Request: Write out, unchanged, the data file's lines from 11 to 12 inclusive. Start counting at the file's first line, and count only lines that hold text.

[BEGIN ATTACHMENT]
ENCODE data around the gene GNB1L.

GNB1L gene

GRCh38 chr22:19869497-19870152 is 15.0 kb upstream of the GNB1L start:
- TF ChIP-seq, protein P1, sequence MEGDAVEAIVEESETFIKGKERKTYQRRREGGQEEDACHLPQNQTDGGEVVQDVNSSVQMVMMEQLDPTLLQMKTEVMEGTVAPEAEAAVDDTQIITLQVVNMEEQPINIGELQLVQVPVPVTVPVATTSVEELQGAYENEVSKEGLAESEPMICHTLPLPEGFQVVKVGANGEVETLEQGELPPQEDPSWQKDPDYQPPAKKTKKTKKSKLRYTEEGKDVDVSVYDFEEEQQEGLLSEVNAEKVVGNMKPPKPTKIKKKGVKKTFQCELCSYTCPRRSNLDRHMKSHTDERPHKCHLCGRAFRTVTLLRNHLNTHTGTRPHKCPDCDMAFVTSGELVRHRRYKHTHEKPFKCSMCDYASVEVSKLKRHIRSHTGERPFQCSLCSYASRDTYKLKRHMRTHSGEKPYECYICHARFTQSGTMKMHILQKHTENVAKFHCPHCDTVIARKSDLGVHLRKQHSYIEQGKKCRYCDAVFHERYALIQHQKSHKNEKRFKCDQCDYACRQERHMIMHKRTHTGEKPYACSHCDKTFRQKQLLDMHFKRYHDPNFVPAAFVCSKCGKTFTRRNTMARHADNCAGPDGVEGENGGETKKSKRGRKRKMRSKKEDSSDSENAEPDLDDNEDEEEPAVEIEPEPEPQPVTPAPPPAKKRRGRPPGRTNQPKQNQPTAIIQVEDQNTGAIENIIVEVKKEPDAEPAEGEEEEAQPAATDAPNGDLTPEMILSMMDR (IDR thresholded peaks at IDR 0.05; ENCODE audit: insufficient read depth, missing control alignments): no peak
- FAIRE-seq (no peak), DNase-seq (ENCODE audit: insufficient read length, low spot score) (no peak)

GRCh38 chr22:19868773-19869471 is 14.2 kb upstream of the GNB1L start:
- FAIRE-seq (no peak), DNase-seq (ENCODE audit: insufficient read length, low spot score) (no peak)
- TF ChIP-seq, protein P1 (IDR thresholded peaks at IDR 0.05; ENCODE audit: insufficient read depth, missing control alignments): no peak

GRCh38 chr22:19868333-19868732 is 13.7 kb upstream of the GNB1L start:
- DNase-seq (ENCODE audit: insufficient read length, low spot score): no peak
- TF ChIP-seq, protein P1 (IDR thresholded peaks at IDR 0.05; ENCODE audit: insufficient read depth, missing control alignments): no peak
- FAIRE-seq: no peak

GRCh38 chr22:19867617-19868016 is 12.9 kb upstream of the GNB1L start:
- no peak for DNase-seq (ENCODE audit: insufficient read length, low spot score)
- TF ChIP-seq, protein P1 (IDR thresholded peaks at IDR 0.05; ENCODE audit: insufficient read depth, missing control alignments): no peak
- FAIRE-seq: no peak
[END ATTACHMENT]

- TF ChIP-seq, protein P1 (IDR thresholded peaks at IDR 0.05; ENCODE audit: insufficient read depth, missing control alignments): no peak
- FAIRE-seq: no peak